Suicide allows bacteria found in opportunistic infections to create an antibiotic tolerant biofilm, according to a team including researchers at Rensselaer Polytechnic Institute (RPI). In work recently published in Current Biology, the researchers found that a molecule secreted by the bacterium Pseudomonas aeruginosa causes a breakdown in the respiratory chain, killing some of the population and triggering the creation of a biofilm among survivors, and thus conferring increased tolerance to antibiotics.
"What we've found is a suicidal pathway in which the sacrifice of some leads to a benefit for the community," said Blanca Barquera, an associate professor of biological sciences and member of the Center for Biotechnology and Interdisciplinary Studies (CBIS) at Rensselaer. "One of Pseudomonas' own molecules targets one of its own proteins, and while some die, the ones that survive are induced to make a biofilm. This research helps us to understand how Pseudomonas creates biofilms, and that could help us prevent biofilms that play a role in persistent and relapsing infections."
Pseudomonas is a common bacterium that typically creates serious infections in patients with immune systems weakened by other conditions, including cystic fibrosis, cancer, HIV, or a traumatic injury. Often, the bacteria cells secrete a sticky substance that binds them together in multiple layers. Formation of biofilms is one of several mechanisms that make it possible for Pseudomonas to resist multiple antibiotics intended to defeat it.
The researchers examined the role of 2-n-heptyl-4-hydroxyquinoline-N-oxide (HQNQ), a signal molecule for communication, which Pseudomonas produces under high population densities. Researchers have long known that HQNQ inhibits respiration. The molecule is even commercially available to researchers seeking to inhibit respiration in experiments on bacteria and the mitochondria of eukaryotes. But its role in programmed cell death and biofilm formation that plays a role in persistent and relapsing infections was previously unknown. Persistent and relapsing infections are often refractory to antibiotics due to antibiotic tolerance of a subpopulation of cells that are not antibiotic resistant mutants, but rather are "dormant" cells that survive antibiotic killing. HQNQ-dependent biofilm is formed by these cells.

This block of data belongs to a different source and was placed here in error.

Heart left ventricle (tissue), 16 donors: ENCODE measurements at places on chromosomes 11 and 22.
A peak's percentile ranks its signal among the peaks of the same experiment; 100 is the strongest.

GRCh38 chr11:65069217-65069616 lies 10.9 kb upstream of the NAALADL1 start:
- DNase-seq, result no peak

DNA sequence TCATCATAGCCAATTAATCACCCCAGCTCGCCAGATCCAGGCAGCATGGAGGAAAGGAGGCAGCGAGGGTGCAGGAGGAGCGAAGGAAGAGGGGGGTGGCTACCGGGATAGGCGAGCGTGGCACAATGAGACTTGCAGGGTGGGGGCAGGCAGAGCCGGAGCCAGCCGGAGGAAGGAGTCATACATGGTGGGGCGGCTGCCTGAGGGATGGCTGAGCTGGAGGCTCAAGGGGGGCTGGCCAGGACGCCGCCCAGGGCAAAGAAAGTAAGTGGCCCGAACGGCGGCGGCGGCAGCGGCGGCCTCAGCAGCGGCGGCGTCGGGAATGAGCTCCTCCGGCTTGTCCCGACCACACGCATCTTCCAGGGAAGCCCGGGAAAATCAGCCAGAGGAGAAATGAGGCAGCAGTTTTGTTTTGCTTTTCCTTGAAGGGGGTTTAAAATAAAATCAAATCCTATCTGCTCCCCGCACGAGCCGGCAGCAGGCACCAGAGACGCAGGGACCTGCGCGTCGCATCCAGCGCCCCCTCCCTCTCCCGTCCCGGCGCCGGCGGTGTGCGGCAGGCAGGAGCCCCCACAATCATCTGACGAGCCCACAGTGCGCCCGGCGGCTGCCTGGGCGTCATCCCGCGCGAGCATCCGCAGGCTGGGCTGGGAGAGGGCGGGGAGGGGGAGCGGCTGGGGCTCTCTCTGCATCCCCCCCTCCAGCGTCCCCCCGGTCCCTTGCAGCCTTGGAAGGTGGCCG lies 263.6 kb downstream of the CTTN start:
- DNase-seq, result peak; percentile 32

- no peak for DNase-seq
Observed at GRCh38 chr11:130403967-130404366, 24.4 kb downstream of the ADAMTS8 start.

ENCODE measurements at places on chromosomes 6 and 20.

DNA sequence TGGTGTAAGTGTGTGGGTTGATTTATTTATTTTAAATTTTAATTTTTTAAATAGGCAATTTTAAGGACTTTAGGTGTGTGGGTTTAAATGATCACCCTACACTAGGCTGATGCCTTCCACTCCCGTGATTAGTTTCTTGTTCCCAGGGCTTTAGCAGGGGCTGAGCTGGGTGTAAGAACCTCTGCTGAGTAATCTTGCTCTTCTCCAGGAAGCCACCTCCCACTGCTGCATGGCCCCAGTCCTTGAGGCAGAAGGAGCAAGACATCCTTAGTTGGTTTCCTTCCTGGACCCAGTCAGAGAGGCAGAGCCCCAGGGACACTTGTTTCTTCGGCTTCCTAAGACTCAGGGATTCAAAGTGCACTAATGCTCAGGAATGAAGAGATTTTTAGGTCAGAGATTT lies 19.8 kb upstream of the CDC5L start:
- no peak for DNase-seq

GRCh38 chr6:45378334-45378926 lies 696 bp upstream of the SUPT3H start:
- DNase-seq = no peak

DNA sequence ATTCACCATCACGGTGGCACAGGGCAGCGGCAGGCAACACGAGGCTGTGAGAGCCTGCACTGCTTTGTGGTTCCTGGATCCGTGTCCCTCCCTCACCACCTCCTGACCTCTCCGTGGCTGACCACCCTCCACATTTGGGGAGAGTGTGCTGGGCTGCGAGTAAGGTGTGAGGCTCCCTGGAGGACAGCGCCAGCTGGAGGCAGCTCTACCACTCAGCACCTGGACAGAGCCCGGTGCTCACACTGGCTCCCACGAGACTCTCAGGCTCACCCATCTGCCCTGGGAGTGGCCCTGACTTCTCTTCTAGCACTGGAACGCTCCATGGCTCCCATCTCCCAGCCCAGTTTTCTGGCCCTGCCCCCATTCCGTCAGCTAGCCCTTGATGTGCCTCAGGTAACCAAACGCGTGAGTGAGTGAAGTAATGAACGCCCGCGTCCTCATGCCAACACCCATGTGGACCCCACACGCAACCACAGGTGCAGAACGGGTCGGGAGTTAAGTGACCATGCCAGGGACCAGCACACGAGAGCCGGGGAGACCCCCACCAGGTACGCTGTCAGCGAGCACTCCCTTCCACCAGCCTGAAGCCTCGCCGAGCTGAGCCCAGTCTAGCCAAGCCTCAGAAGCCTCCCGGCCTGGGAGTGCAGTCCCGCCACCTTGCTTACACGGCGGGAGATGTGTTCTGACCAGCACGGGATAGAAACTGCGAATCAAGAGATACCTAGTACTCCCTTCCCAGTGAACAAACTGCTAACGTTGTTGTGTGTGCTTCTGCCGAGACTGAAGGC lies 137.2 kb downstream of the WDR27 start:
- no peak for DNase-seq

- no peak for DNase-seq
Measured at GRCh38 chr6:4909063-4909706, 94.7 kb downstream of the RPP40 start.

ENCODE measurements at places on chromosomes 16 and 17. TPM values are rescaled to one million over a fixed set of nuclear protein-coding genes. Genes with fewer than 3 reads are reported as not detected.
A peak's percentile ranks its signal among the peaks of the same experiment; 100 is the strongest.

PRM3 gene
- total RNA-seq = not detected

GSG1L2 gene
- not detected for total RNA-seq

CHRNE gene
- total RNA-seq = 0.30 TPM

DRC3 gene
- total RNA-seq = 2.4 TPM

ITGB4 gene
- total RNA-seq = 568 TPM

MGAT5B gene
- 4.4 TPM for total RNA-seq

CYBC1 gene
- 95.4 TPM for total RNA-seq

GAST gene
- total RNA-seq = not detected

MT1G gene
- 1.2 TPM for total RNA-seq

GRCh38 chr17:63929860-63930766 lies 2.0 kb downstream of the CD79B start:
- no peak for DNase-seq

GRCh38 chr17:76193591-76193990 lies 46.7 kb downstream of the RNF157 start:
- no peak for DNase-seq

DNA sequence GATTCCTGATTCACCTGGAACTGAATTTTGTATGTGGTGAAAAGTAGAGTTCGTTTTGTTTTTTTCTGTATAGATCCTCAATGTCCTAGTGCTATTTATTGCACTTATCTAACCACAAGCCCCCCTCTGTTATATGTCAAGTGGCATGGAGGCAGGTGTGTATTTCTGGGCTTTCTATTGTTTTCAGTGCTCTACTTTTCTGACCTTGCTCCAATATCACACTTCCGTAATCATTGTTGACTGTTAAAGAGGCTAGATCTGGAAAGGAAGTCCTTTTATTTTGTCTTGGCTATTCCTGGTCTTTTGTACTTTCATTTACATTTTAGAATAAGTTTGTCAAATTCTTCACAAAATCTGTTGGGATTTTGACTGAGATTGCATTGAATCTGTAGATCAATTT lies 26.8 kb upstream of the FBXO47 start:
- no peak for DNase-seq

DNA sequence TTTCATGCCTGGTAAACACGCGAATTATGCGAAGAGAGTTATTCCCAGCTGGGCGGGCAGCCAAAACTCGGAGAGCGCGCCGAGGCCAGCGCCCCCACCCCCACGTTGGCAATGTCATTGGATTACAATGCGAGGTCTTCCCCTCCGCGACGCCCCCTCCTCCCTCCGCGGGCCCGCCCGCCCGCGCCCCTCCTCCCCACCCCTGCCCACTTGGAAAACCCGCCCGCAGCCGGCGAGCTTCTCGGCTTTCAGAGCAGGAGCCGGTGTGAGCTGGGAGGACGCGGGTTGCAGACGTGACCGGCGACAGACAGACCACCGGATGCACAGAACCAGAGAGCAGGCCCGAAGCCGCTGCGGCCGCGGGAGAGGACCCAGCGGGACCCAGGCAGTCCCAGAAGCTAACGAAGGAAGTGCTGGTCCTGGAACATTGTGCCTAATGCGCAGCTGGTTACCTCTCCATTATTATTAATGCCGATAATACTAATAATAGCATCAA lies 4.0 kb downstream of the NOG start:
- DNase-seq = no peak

The research team determined that HQNQ disrupts the cytochrome bc1 complex, which plays a role in the branched respiratory pathways available to Pseudomonas. For some cells, the disruption of the cytochrome bc1 complex ends in cell death. But cells that are able to activate alternate respiratory pathways, which are not inhibited by HQNQ, can survive.
"The survivors that are antibiotic tolerant cells make a biofilm," said Barquera. "We know that this is part of a signaling process, but how it is regulated is not yet clear and will require further research."
Blanca Barquera and Teri Hreha at Rensselaer provided expertise to determine the role of the bc1 complex, which confirms the pathway and the mechanism for cell death, which the researchers have identified. The research demonstrates "differentiation" whereby the physiology of Pseudomonas allows different populations to follow different fates.
"For a long time we considered all bacteria of the same species to be the same, and if you study one, you know about everything," said Barquera. "But that's not the case. Now we are beginning to understand that signaling pathways make it possible for different subpopulations to emerge under specific conditions."
In future work, Barquera said the team hopes to identify the signaling pathways in Pseudomonas that instruct some cells to activate the alternate pathways, allowing them to survive and create biofilms with antibiotic tolerant cells, knowledge that will pave the way to strategies for defeating infections.
Barquera's research exemplifies the work being done at The New Polytechnic, addressing difficult and complex global challenges, the need for interdisciplinary and true collaboration, and the use of the latest tools and technologies, many of which are developed at Rensselaer.
The research, titled "Auto Poisoning of the Respiratory Chain by a Quorum-Sensing-Regulated Molecule Favors Biofilm Formation and Antibiotic Tolerance," was led by Laurence Rahme, of Harvard Medical School, Massachusetts General Hospital, and Shriners Hospital for Children, and included researchers at Tufts University, the University of Lausanne in Switzerland, and Hebrew University in Israel, as well as Rensselaer.
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